People who screen positive for problem drinking and who have dementia (often undiagnosed) are less likely to adhere to medication. Therefore, doctors should consider dementia and problem drinking when prescribing for older adults. Interventions to improve adherence in older adults might be more effective if targeted at these groups. It is possible that medication-review enhances adherence by improving the doctor-patient relationship or by emphasizing the need for medications.
Human development reportedly includes critical and sensitive periods during which environmental stressors can affect traits that persist throughout life. Controversy remains over which of these periods provides an opportunity for such stressors to affect health and longevity. The elaboration of reproductive biology and its behavioral sequelae during adolescence suggests such a sensitive period, particularly among males. We test the hypothesis that life expectancy at age 20 among males exposed to life-threatening stressors during early adolescence will fall below that among other males. We apply time-series methods to cohort mortality data in France between 1816 and 1919, England and Wales between 1841 and 1919, and Sweden between 1861 and 1919. Our results indicate an inverse association between cohort death rates at ages 10-14 and cohort life expectancy at age 20. Our findings imply that better-informed and more strategic management of the stressors encountered by early adolescents may improve population health.
Many studies have shown associations between a history of childhood trauma and more severe or complex clinical features of bipolar disorders (BD), including suicide attempts and earlier illness onset. However, the psychopathological mechanisms underlying these associations are still unknown. Here, we investigated whether affective lability mediates the relationship between childhood trauma and the severe clinical features of BD.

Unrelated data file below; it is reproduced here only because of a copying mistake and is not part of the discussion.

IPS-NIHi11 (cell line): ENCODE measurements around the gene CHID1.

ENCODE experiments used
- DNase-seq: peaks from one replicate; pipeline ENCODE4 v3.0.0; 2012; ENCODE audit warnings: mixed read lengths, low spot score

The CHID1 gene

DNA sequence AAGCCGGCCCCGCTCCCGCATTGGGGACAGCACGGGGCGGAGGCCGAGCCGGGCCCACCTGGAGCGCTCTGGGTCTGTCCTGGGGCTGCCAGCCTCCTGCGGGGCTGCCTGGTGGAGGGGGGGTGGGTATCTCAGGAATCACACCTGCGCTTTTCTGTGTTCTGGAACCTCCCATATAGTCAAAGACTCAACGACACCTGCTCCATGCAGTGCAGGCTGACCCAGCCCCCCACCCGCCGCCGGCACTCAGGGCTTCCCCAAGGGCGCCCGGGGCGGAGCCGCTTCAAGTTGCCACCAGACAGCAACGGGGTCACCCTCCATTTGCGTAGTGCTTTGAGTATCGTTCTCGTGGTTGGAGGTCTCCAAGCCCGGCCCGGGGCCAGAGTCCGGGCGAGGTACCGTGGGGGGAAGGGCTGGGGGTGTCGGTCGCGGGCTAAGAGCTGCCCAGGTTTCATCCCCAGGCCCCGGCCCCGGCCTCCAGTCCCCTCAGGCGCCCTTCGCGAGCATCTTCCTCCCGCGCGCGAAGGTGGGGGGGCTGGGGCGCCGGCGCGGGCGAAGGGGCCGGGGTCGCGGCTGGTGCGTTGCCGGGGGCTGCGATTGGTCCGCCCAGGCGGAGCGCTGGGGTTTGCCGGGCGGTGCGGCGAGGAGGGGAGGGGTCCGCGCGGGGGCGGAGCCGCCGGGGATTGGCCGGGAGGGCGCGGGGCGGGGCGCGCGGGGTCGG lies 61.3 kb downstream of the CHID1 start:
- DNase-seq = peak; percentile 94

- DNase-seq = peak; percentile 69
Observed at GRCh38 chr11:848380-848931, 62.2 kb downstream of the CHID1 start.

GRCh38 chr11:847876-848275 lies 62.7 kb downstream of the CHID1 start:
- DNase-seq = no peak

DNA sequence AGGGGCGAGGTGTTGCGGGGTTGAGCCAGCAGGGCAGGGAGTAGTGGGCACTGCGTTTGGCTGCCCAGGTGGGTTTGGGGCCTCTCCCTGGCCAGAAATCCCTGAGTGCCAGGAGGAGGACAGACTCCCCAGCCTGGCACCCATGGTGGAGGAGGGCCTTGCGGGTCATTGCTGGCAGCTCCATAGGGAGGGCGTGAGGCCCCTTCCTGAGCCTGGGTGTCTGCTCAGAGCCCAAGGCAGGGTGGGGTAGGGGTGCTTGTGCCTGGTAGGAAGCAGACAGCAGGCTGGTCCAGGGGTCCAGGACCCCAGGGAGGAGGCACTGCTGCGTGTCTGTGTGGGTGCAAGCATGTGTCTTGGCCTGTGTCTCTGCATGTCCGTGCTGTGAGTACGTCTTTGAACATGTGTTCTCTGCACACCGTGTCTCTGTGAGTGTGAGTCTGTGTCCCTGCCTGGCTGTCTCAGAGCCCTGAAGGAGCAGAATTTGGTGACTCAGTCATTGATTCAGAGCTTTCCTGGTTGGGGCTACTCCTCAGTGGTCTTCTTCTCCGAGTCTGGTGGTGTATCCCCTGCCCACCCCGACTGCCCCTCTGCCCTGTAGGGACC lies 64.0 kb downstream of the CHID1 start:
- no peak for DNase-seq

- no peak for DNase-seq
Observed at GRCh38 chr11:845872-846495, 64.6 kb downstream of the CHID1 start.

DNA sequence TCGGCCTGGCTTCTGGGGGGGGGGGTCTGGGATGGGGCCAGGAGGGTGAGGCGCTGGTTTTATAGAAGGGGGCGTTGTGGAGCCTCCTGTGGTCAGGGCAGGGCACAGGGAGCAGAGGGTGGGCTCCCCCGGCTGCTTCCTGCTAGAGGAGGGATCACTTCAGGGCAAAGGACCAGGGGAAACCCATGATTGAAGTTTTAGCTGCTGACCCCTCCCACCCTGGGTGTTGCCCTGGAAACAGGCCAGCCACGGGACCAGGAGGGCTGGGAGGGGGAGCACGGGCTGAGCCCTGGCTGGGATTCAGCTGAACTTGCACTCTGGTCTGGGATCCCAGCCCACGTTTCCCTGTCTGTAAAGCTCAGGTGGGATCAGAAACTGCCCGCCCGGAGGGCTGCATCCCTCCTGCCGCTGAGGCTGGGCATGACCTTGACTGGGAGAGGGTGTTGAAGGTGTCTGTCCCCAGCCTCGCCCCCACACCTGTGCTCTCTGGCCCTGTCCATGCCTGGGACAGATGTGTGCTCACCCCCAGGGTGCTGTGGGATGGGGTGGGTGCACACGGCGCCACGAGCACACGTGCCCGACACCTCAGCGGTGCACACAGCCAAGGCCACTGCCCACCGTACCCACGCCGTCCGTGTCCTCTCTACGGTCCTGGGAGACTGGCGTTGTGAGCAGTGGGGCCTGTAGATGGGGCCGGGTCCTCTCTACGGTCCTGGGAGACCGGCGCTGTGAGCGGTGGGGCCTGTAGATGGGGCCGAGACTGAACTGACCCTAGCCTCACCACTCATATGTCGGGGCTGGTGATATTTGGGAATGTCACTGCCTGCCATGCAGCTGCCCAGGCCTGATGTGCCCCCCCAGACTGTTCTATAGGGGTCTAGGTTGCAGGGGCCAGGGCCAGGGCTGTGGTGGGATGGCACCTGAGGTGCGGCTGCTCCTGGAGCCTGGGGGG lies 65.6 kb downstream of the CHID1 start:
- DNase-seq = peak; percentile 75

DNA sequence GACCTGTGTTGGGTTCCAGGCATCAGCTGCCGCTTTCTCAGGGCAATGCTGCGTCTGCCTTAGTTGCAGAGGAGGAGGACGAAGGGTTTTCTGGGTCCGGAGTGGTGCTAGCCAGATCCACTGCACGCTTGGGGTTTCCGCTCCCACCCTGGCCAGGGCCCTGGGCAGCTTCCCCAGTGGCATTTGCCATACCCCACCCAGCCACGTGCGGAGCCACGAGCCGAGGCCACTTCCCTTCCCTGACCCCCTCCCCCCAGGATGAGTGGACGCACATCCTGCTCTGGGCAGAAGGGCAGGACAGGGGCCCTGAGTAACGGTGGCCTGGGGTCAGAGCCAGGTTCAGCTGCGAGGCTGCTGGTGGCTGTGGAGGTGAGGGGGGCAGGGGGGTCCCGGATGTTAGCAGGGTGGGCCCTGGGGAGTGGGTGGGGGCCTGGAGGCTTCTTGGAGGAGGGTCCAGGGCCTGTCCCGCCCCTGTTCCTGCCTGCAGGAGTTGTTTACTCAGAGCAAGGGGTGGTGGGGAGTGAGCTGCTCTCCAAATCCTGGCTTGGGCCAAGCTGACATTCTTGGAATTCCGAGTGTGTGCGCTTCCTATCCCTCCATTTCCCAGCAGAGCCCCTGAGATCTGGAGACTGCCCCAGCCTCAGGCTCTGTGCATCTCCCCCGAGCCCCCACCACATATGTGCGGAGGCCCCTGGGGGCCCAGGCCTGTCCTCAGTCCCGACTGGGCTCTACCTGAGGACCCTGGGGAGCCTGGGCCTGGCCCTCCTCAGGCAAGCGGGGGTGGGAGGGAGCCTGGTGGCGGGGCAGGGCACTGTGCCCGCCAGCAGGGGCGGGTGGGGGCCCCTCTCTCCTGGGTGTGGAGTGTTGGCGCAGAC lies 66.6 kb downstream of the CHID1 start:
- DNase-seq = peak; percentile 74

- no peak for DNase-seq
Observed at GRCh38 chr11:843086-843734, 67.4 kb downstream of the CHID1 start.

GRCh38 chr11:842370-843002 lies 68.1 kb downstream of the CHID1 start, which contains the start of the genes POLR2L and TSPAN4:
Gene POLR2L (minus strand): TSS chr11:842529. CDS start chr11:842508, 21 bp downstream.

A total of 342 participants with BD were recruited from France and Norway. Diagnosis and clinical characteristics were assessed using the Diagnostic Interview for Genetic Studies (DIGS) or the Structured Clinical Interview for DSM-IV Axis I disorders (SCID-I). Affective lability was measured using the short form of the Affective Lability Scale (ALS-SF). A history of childhood trauma was assessed using the Childhood Trauma Questionnaire (CTQ). Mediation analyses were performed using the SPSS process macro.
Using the mediation model and covariation for the lifetime number of major mood episodes, affective lability was found to statistically mediate the relationship between childhood trauma experiences and several clinical variables, including suicide attempts, mixed episodes and anxiety disorders. No significant mediation effects were found for rapid cycling or age at onset.
Our data suggest that affective lability may represent a psychological dimension that mediates the association between childhood traumatic experiences and the risk of a more severe or complex clinical expression of BD.
Narcolepsy usually starts around adolescence; however, there is great variability in the clinical presentation of narcolepsy.
To determine the age at onset in conjunction with severity of narcoleptic symptoms in two large populations of narcoleptic patients with a similar genetic background.
Information on age at onset and severity of the condition was obtained in 317 patients with well-defined narcolepsy-cataplexy from Montpellier (France) and in 202 from Montreal (Canada).
The mean age at onset was 23.4 years in Montpellier and 24.4 in Montreal. The age at onset was bimodal in two independent patient populations: a first peak occurring at 14.7 years, and a second peak occurring at 35. Age at onset clearly differentiates patients with a positive family history of narcolepsy (early onset) from those without a family history. Other clinical and polygraphic findings may indicate that young age at onset is associated with increased severity of the condition (higher frequency of cataplexy and decreased mean sleep latency on the Multiple Sleep Latency Test).
Bimodal distribution of age at onset of narcolepsy was found in two independent patient populations. Our data suggest that age at onset is genetically determined.
In February 1997, the U.S. Centers for Disease Control and Prevention (CDC) reported a 12 percent decline in AIDS deaths over a 1-year period, the first drop in total deaths from AIDS in the United States. The decline was greatest in the West and Northeast, followed by the Midwest and South. By ethnicity, the drop was greatest among non-Hispanic whites and American Indians/Alaskan Natives. Deaths increased in women and persons infected heterosexually, but declined for men and other risk groups, such as men who have sex with men and injection drug users. France also reported a 25 percent reduction in AIDS deaths from 1995 to 1996, as well as a 21 percent decrease in diagnosed AIDS cases from the first to second half of 1996.